An acoustic neuroma is a tumor that grows on the nerve leading from the brainstem to the ear. This nerve plays a role in hearing and in maintaining your balance. An acoustic neuroma grows slowly. It is a benign tumor, which means it is not cancerous. However, this condition can still cause serious problems.
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The exact cause of acoustic neuroma is unknown.
Acoustic neuroma is most common between ages 30-60. Factors that may increase your chance of an acoustic neuroma include:
The first symptoms of an acoustic neuroma include:
- Gradual hearing loss in one ear with near normal hearing in the other ear
- Decrease in sound discrimination, especially when talking on the telephone
Ringing in the affected ear—tinnitus
As the neuroma gradually grows larger, symptoms may include:
- Balance problems
- Facial numbness and tingling
- Weakness of the facial muscles on the side of the tumor
If headaches or mental confusion occurs, the tumor may be life threatening. Call your doctor right away.
The doctor will ask about your symptoms and medical history. Your ears will be examined. Your doctor will also do tests of your nervous system.
Images may be taken of your head. This can be done with:
Tests may be done on your ears. These may include:
- Auditory brainstem response test
Treatment depends on your age, general health, the size and location of the tumor, and its rate of growth. Treatment may include:
If the tumor is very small, your doctor may just monitor its growth. About half will not grow any more. This is approach is common among people over age 70.
As the tumor grows and/or hearing becomes impaired, removal of the tumor may be necessary. The type of surgery depends on the size and location of the tumor. Complications of surgery may include permanent hearing loss and/or paralysis of facial muscles on the affected side.
is the use of radiation to kill cells and shrink tumors. Radiation is expected to prevent further growth of the tumor. Radiation may be used when tumors are small and surgery is not possible. This method may preserve hearing. It may be given over several treatments or as one large dose. You may be treated with a procedure called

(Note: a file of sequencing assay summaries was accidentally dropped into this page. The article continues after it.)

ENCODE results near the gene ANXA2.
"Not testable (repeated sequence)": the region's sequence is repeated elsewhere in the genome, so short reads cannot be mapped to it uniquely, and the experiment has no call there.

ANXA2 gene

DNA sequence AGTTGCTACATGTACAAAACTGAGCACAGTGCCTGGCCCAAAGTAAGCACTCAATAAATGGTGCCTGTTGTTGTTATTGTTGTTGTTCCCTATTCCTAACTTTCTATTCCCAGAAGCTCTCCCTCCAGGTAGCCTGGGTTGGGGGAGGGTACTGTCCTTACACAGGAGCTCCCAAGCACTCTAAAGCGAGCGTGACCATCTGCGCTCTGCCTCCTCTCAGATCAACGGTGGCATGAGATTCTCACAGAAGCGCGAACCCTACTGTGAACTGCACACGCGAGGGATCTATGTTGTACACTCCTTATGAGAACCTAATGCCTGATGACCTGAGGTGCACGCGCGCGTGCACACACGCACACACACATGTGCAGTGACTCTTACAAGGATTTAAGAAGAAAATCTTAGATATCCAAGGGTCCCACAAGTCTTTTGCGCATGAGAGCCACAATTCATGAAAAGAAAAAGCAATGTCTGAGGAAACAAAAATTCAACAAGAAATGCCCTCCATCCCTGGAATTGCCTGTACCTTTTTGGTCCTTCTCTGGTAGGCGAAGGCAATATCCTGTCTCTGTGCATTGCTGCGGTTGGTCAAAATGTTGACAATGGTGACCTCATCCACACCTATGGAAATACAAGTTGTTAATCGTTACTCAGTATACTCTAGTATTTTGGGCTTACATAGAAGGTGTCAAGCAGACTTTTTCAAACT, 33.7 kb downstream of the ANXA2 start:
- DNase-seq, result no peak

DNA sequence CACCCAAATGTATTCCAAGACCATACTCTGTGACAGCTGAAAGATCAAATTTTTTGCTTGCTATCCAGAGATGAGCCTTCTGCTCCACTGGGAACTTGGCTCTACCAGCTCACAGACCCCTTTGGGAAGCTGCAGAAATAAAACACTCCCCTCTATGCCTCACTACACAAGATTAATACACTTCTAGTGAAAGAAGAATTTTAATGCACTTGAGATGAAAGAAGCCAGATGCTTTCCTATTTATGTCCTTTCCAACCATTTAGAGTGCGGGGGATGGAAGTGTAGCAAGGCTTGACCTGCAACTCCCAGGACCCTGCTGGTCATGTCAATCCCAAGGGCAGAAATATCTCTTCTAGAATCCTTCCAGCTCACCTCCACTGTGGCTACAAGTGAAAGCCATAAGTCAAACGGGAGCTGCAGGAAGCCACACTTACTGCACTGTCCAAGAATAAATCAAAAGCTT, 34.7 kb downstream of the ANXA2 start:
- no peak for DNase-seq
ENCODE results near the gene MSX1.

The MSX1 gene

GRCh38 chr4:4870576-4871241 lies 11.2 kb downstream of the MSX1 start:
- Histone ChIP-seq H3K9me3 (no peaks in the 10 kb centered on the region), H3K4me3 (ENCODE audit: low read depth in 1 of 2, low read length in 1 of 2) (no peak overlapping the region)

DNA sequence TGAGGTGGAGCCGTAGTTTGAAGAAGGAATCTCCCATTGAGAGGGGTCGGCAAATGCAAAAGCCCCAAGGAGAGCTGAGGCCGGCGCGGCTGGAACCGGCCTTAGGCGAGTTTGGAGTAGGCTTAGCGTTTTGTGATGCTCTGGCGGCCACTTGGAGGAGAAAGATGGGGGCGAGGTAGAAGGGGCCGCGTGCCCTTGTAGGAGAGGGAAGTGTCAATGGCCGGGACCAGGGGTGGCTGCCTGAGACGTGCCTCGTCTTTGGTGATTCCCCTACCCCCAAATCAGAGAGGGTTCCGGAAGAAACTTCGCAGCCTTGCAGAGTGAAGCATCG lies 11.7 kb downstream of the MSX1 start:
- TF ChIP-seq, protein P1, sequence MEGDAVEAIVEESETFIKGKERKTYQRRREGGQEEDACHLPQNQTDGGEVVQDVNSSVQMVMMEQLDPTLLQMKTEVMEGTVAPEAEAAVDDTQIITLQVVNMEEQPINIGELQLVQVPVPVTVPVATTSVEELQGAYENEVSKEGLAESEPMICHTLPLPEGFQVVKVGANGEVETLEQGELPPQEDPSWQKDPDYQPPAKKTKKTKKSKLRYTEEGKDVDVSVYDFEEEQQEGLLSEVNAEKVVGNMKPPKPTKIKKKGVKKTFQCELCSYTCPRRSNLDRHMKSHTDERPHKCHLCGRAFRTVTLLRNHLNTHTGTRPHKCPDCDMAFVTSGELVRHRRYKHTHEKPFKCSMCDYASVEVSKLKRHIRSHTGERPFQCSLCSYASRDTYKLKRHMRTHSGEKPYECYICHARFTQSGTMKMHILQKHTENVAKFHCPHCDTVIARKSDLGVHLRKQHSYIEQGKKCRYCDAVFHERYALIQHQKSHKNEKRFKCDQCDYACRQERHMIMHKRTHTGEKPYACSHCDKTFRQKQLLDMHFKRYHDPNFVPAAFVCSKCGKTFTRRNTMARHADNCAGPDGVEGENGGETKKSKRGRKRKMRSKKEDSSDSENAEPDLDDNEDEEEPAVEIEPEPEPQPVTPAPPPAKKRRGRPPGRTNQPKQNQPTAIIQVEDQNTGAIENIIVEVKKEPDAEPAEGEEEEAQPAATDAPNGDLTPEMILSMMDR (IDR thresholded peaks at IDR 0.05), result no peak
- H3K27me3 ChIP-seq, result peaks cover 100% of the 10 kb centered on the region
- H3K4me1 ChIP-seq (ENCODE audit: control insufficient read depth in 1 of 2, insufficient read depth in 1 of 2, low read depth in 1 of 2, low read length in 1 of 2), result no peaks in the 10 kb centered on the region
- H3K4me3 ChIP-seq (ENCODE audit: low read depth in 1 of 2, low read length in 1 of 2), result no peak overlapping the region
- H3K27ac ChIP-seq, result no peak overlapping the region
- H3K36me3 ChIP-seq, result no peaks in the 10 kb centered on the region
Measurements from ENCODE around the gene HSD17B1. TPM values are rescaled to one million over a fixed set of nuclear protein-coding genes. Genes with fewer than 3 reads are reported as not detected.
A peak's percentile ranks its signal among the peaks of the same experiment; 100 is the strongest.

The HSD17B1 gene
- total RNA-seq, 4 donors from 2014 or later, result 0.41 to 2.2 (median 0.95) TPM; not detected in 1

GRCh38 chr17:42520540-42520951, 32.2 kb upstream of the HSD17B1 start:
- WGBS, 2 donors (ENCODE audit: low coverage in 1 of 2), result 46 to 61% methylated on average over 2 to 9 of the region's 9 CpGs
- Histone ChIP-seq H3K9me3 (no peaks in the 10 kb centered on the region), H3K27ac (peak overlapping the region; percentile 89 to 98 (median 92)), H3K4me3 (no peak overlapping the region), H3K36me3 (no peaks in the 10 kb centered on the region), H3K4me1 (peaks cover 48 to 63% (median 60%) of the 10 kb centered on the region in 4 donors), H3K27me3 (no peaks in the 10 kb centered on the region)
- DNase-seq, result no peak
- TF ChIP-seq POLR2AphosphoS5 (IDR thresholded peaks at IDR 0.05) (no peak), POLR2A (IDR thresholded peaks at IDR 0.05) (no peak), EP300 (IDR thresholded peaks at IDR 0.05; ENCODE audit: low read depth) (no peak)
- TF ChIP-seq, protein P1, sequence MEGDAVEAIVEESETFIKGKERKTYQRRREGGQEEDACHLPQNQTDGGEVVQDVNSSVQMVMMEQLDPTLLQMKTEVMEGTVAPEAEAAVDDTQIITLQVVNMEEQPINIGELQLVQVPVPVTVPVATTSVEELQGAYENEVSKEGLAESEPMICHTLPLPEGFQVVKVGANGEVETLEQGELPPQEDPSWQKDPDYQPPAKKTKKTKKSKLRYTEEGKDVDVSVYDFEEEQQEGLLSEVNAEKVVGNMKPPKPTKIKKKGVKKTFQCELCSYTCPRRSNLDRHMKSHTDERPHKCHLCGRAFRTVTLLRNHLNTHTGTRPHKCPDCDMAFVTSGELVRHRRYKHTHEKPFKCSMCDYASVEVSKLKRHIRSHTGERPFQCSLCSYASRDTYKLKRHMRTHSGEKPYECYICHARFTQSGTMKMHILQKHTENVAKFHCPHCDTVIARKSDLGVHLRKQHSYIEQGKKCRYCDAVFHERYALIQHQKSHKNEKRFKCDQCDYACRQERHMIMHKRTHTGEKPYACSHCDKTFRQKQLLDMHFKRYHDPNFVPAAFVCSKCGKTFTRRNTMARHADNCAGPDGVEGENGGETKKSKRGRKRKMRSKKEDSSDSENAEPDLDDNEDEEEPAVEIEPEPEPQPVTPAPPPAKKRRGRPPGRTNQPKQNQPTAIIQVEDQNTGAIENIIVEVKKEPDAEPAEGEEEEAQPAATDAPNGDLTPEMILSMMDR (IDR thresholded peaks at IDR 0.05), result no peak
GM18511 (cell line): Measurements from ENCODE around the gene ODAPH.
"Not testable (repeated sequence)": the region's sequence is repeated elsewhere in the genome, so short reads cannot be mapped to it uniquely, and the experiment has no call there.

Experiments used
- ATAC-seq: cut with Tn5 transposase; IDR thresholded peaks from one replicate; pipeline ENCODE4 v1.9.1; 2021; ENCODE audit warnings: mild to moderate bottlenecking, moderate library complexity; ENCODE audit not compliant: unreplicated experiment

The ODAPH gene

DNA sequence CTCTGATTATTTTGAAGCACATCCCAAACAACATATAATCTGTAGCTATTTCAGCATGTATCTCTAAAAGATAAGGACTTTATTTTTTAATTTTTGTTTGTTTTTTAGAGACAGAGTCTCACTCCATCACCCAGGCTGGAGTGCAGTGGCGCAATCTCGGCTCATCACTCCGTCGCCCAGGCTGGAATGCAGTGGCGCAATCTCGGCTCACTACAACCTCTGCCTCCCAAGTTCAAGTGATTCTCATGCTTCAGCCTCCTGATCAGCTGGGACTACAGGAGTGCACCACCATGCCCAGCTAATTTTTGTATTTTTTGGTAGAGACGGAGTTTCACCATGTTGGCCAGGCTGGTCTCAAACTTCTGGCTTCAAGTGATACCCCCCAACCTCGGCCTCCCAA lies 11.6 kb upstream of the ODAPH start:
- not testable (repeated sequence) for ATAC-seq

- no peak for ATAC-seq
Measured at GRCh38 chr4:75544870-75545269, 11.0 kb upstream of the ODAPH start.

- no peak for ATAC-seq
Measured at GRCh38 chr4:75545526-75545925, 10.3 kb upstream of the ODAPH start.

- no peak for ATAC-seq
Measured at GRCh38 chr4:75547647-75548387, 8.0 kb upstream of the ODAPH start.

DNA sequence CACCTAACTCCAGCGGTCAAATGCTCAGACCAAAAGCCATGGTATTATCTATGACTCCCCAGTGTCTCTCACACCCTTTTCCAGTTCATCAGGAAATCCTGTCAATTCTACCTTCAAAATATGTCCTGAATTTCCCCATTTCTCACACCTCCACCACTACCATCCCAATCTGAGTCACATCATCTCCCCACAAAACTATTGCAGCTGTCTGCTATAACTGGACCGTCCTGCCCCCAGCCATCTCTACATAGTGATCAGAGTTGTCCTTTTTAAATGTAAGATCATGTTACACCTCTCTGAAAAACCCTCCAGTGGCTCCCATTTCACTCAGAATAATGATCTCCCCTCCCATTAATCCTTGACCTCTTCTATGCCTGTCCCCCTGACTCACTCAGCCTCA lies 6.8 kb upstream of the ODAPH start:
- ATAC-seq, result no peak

stereotactic radiosurgery. This surgery uses a focused beam of radiation to destroy the tumor tissue.
There are no current guidelines for preventing acoustic neuroma because the cause is not usually known.
Acoustic neuroma. American Hearing Research Foundation. Available at:
http://american-hearing.org/disorders/acoustic-neuroma. Updated October 2012. Accessed May 29, 2014.
Vestibular Disorders Association. Available at:
http://vestibular.org/acoustic-neuroma. Accessed May 29, 2014.
Vestibular schwannoma. EBSCO DynaMed website. Available at:
http://www.ebscohost.com/dynamed. Updated February 21, 2014. Accessed May 29, 2014.
What is acoustic neuroma? Acoustic Neuroma Association website. Available at:
http://www.anausa.org/index.php/overview/what-is-acoustic-neuroma. Accessed May 29, 2014.
Last reviewed May 2014 by Michael Woods, MD
Please be aware that this information is provided to supplement the care provided by your physician. It is neither intended nor implied to be a substitute for professional medical advice. CALL YOUR HEALTHCARE PROVIDER IMMEDIATELY IF YOU THINK YOU MAY HAVE A MEDICAL EMERGENCY. Always seek the advice of your physician or other qualified health provider prior to starting any new treatment or with any questions you may have regarding a medical condition.
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